After landing at the dock and walking through the parklike serenity of this walled island, you finally catch a view of the cinema, a pavilion with the same oval rondeur, says the artist, as the great Fenice Theater. Though it functions as a theater showing documentary films and holds an audience of 35 to 40 on its stepped rows of square seats, the pavilion retains a special intimacy and scale that make viewers feel they are entering an architectural model itself. On the outside, Putrih assembled a seemingly random (though actually precise) criss-cross installation of rusted trusswork bolted into place. Inside, he hung a white canvas curtain that darkens the interior and designed an inner wall with plywood baffles cut into wiggling, biomorphically shaped slats that recall the Paradise’s decorative forms.

Photography: © Stephen White
In Blind Light, Gormley asks visitors to enter a glass room filled with fog (top). Aluminum rods puncture space in Gormley's Hatch (above).

During the biennale, the pavilion served as a venue for documentary films. But the main event was between shows, as it once must have seemed to children at the Paradise Theater. The canvas curtain is drawn back, and slowly, the undulating plywood slats are brought alive by flames of gold, then red light, like a spectacular sunrise. The theater becomes a place apart from its surroundings, a regal folly in the garden. And just before the colored lights subside, the pavilion’s shallow-domed ceiling grabs your attention with projected clouds that gradually dim into a starry night. Leaving Venetian, Atmospheric at night is like leaving one of those lively, brightly lit Venetian campi filled with joyous crowds and heading out into the dark, narrow, and quiet streets.

Meanwhile in London British artist Antony Gormley’s succession of cast-iron and fiberglass sculptures molded from his own body would appear to be a self-absorbed art, but his recent exhibition at the Hayward links his particular image to the more universal theme of individual alienation within architectural surroundings. As he writes in the exhibition guide, “I think that architecture is another kind of body, another container.” You can see the ideas behind his architectural sculptures in a haunting series of photographs that he took between 1979 and 2007. Entitled Quads (as they’re grouped in fours), these images meld shades of blue with an occasional gleam of golden light. In one group, for example, figures walking on the crest of a mountain emerge from the early morning fog; a deserted power plant stands in the light of dawn; a lone cable car drifts across a dark, misty sky; and a single man waits on a brightly lit subway platform among a forest of columns. The message is one of isolation.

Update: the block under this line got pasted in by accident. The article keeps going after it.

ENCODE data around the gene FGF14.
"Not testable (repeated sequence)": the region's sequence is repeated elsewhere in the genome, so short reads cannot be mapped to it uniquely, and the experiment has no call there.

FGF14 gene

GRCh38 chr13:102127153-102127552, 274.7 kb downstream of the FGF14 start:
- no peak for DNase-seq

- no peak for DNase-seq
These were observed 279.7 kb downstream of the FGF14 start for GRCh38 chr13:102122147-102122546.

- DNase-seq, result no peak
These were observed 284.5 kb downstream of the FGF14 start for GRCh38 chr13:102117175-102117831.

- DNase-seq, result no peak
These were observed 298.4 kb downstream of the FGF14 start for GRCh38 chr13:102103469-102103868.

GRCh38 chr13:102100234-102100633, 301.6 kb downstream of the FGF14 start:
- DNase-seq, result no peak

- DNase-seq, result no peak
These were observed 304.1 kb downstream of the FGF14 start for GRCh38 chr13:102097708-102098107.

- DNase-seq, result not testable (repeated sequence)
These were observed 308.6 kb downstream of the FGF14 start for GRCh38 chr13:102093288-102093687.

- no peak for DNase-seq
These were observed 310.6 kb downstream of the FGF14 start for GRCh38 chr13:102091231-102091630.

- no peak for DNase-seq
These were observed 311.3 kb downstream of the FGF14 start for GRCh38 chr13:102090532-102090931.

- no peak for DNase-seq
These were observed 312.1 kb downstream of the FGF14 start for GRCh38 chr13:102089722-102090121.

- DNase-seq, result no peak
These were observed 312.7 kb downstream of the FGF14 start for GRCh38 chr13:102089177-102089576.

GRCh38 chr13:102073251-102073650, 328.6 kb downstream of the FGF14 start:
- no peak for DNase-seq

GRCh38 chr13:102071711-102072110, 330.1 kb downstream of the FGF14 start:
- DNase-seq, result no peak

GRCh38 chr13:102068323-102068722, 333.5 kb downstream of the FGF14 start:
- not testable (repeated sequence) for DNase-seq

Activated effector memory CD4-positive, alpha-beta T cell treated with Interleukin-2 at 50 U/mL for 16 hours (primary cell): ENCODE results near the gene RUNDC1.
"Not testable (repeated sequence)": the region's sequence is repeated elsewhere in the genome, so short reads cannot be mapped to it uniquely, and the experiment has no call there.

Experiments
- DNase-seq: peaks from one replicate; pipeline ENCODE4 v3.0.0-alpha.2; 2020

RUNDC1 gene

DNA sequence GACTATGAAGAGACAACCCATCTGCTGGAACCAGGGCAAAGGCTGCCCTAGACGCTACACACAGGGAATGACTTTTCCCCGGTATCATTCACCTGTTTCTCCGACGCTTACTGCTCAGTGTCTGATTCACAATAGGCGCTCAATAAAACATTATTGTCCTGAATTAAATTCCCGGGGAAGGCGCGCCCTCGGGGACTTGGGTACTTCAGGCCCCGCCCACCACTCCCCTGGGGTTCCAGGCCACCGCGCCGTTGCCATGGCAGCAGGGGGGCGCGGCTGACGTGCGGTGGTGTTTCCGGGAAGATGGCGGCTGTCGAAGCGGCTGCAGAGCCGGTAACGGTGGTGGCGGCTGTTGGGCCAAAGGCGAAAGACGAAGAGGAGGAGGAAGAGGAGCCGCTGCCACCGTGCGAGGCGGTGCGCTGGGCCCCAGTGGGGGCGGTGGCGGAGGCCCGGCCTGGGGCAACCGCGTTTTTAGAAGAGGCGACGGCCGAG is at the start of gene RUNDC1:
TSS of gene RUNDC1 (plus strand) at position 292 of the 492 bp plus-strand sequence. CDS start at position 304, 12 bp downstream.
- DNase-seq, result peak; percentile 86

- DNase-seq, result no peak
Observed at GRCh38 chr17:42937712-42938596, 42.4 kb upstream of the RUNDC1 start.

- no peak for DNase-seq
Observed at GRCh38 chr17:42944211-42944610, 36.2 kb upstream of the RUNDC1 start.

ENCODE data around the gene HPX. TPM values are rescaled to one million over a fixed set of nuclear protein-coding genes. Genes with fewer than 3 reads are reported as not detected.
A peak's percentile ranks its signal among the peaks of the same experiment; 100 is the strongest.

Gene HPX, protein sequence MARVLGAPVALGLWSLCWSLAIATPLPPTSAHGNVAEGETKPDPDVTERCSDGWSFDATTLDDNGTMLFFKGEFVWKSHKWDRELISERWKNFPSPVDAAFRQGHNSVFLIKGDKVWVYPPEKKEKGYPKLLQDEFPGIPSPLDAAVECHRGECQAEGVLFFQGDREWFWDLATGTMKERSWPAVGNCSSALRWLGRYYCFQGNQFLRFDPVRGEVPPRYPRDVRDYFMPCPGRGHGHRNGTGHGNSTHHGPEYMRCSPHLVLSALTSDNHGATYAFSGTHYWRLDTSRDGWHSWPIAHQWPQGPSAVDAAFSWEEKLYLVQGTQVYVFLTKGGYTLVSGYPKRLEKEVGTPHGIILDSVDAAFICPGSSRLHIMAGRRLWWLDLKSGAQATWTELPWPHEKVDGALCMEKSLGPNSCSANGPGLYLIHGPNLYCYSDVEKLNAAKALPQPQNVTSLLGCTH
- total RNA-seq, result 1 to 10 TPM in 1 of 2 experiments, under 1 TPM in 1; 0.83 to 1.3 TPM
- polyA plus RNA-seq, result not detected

Human figures abound in this exhibition, from heavy cast iron to dematerialized wire mesh, and sometimes take the measure of space in the fashion of Leonardo de Vinci’s Man of Perfect Proportions—in one work by bending at right angles in the corners of a room. But Gormley also asks viewers to take their own measure by confronting complete isolation in his Blind Light installation. Anyone who has driven at night in thick fog knows what it feels like to enter this freestanding glass room filled with a dense cloud made more intense by white neon light. It takes courage to step inside, but I did. I thought immediately of Gormley’s photograph of a man standing in fogbound woods not knowing which way to turn. I stood stock still, totally disoriented, and then, like everyone else, I gingerly sought an exterior wall to feel my way around. Once outside again, I watched the disembodied hands and arms of the people inside searching for solidity and thought this is what Gormley must experience when seeing visitors bring his sculptures to life and to terms with consciousness.

In an installation titled Allotment II, the artist proved his point that the “body is our first habitation, the building our second.” Here he built a miniature city of vertical structures, each based on the measurements and features of some 300 inhabitants of the Swedish city of Malmö, adults and children. What first looked like hulking reinforced-concrete structures on a grid of streets suddenly appeared more human as their differences revealed themselves. (A good lesson there.) In another piece, Hatch, Gormley deals more directly with perception by enticing the viewer into a room of white plywood and Plexiglas lined with peg-boardlike walls of square apertures. Inside, long and short rectangular aluminum rods spike out in every direction from the walls and floor (dangerous for more than two people at once). While most people in the room looked through the rods to see kaleidoscopic images of pixelated cubes, I enjoyed looking through the square holes from the outside to see ever-increasing circles of light.

Figures against the sky Not satisfied with occupying just the interior galleries with his work, Gormley used the Hayward’s three outside terraces as a viewing platform for his largest architectural installation, Event Horizon: 27 life-size casts of the artist mounted on buildings around the Hayward on the South Bank and on the horizon across the Thames far in the distance. You begin counting the cast figures nearby and then squint into the “expanding universe,” a cosmological phenomenon from which he takes his title. But suddenly, there it is, all of London, appearing almost in miniature from a distance, with Gormley’s figures merely pencil-thin lines against the sky, sculpture inhabiting architecture in an atmospheric theater in the round.

By constructing impermanent, illusionary, and fictional worlds with architecture, both Putrih and Gormley enlist the participation of viewers to complete their art. What remains is the memory and the perceptions gained through these experiences of imagination rather than function.